The project’s ultimate goal is not to solve an academic question or reach a specific research benchmark, but to actually improve the lives of patients worldwide. Researchers at Jameel Clinic insist that AI tools should not be designed with a single population in mind, but instead be crafted to be reiterative and inclusive, to serve any community or subpopulation. To do this, a given AI tool needs to be studied and validated across many populations, usually in multiple cities and countries. Also on the project wish list is to create open access for the scientific community at large, while honoring patient privacy, to democratize the effort.

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“What became increasingly evident to us as a funder is that the nature of science has fundamentally changed over the last few years, and is substantially more computational by design than it ever was previously,” says Mateen.


The clinical perspective

This call to action is a response to health care in 2020. At the conference, Collin Stultz, a professor of electrical engineering and computer science and a cardiologist at Massachusetts General Hospital, spoke on how health care providers typically prescribe treatments and why these treatments are often incorrect.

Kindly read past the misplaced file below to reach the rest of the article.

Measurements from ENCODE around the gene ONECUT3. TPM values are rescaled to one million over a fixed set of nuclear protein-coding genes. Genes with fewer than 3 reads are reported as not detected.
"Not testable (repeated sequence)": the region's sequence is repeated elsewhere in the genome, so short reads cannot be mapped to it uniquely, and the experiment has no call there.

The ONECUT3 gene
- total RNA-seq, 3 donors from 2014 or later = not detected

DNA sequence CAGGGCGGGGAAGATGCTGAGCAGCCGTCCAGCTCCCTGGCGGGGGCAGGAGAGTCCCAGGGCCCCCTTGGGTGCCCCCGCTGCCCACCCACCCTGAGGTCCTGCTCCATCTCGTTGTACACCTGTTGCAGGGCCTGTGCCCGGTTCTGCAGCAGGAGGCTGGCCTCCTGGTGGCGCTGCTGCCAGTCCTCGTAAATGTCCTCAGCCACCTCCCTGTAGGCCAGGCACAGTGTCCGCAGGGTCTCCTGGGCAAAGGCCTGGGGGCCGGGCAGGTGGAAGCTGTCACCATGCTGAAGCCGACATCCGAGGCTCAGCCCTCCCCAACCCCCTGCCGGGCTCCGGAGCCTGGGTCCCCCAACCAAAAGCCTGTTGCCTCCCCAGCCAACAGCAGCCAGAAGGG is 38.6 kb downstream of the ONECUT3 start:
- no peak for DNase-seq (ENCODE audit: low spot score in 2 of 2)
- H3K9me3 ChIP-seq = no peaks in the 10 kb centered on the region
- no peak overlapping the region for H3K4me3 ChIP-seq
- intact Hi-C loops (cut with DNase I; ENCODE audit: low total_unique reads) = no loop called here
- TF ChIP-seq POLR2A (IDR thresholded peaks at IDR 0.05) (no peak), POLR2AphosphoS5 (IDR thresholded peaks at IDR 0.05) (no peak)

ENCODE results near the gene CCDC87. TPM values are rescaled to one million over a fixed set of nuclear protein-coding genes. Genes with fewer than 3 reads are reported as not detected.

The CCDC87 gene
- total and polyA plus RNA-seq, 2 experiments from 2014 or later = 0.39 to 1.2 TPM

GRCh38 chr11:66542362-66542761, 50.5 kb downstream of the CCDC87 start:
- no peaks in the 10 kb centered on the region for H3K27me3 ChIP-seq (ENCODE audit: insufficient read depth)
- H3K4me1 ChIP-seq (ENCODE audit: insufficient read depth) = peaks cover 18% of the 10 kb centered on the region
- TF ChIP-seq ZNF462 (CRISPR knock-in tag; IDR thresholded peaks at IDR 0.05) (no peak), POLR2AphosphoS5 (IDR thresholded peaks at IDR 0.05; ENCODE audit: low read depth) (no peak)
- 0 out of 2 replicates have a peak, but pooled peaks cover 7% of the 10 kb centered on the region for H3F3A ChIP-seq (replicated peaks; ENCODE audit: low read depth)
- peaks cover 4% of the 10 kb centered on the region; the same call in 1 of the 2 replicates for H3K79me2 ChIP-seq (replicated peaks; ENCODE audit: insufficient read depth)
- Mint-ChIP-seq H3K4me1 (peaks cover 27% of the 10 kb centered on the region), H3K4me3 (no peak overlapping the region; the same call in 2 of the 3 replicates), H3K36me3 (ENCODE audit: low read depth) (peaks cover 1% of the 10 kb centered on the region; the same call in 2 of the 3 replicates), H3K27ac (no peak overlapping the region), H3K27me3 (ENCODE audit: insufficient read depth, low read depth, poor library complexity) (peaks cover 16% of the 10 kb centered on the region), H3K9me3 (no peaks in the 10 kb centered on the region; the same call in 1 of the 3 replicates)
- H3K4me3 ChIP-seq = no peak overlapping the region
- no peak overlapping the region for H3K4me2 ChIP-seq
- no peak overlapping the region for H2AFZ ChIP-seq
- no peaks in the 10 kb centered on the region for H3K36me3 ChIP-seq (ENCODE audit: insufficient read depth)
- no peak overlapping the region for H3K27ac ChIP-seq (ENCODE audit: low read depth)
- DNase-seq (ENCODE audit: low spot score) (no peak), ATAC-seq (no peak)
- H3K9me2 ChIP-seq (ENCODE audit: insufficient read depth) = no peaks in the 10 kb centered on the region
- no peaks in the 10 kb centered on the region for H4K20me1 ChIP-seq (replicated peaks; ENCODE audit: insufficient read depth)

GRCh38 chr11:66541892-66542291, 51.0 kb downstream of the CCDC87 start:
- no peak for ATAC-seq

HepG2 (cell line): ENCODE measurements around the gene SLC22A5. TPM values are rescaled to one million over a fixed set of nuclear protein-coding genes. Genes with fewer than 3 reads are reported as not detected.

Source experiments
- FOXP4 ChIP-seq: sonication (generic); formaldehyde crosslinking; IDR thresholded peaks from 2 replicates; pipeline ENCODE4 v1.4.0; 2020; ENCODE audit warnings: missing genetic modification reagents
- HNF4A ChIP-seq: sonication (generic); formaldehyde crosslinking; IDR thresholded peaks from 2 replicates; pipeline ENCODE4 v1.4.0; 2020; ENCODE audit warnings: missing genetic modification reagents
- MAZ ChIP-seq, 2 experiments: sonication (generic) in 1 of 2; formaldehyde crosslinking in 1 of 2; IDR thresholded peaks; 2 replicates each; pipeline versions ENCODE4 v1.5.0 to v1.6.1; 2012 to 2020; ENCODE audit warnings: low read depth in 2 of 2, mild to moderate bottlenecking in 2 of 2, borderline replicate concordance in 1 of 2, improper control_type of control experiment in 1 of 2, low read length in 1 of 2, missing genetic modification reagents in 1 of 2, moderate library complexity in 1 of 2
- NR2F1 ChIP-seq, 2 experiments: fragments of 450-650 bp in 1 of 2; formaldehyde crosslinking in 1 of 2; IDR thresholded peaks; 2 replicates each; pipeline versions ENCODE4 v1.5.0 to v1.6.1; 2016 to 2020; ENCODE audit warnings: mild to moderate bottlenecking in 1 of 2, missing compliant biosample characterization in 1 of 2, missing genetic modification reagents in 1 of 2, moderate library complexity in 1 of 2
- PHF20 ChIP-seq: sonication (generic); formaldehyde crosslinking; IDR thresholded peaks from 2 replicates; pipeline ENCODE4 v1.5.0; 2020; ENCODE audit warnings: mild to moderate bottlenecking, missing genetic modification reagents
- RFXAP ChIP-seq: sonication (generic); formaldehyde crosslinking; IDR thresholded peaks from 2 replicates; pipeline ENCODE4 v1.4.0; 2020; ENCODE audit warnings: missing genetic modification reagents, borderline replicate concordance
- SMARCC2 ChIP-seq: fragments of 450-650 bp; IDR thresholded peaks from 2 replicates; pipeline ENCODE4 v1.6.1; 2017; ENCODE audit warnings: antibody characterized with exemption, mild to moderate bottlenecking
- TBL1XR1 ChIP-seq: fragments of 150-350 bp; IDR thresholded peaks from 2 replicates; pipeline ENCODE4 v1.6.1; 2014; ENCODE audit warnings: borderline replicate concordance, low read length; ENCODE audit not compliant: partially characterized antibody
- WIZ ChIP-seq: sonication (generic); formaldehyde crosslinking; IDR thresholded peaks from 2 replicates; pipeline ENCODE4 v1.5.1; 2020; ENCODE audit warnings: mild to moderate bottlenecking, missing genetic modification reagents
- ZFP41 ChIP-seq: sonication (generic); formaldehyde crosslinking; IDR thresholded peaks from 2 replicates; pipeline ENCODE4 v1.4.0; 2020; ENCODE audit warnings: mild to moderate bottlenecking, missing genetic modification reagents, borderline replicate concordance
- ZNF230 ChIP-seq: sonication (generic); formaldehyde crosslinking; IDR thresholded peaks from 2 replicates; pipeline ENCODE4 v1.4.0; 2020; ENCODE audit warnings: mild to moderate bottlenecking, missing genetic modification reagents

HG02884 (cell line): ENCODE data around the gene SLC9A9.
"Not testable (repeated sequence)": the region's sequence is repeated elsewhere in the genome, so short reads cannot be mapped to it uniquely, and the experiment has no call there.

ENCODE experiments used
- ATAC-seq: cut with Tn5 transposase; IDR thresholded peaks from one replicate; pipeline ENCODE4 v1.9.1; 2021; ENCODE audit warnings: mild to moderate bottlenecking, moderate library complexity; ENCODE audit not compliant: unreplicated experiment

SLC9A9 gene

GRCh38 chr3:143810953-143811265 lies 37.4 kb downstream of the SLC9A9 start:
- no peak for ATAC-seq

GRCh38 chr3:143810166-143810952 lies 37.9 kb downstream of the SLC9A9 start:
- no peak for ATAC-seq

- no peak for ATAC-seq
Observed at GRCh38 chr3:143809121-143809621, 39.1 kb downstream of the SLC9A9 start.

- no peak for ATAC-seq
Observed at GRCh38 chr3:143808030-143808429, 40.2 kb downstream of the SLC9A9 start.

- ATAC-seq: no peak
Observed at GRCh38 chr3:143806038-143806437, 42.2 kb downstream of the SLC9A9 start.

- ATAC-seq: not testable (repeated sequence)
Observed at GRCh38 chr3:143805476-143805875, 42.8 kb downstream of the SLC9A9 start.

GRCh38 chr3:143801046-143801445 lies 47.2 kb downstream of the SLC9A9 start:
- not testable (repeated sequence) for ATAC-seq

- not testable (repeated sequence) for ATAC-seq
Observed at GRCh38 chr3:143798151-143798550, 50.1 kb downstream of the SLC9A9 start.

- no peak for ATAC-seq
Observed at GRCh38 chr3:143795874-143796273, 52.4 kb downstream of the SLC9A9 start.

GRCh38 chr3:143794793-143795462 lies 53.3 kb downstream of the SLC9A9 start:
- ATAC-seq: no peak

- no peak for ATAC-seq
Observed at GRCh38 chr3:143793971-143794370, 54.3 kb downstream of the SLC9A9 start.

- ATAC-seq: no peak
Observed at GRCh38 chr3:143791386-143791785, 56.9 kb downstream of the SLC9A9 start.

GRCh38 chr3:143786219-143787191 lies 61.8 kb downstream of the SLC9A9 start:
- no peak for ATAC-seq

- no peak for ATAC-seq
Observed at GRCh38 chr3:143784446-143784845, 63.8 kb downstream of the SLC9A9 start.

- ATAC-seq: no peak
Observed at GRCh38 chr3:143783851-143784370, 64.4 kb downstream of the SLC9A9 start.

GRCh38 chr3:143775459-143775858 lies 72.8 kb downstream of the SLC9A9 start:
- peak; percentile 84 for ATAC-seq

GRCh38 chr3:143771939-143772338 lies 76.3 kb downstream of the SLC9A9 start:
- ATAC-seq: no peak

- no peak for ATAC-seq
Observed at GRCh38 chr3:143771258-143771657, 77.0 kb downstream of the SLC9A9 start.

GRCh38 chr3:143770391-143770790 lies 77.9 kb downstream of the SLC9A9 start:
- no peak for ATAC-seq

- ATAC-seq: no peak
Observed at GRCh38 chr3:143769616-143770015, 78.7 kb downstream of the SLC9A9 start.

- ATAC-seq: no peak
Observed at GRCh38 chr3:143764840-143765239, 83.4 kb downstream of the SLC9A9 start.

In simplistic terms, a doctor collects information on their patient, then uses that information to create a treatment plan. “The decisions providers make can improve the quality of patients’ lives or make them live longer, but this does not happen in a vacuum,” says Stultz.

Instead, he says that a complex web of forces can influence how a patient receives treatment. These forces go from being hyper-specific to universal, ranging from factors unique to an individual patient, to bias from a provider, such as knowledge gleaned from flawed clinical trials, to broad structural problems, like uneven access to care.


Datasets and algorithms

A central question of the conference revolved around how race is represented in datasets, since it’s a variable that can be fluid, self-reported, and defined in non-specific terms.

“The inequities we’re trying to address are large, striking, and persistent,” says Sharrelle Barber, an assistant professor of epidemiology and biostatistics at Drexel University. “We have to think about what that variable really is. Really, it’s a marker of structural racism,” says Barber. “It’s not biological, it’s not genetic. We’ve been saying that over and over again.”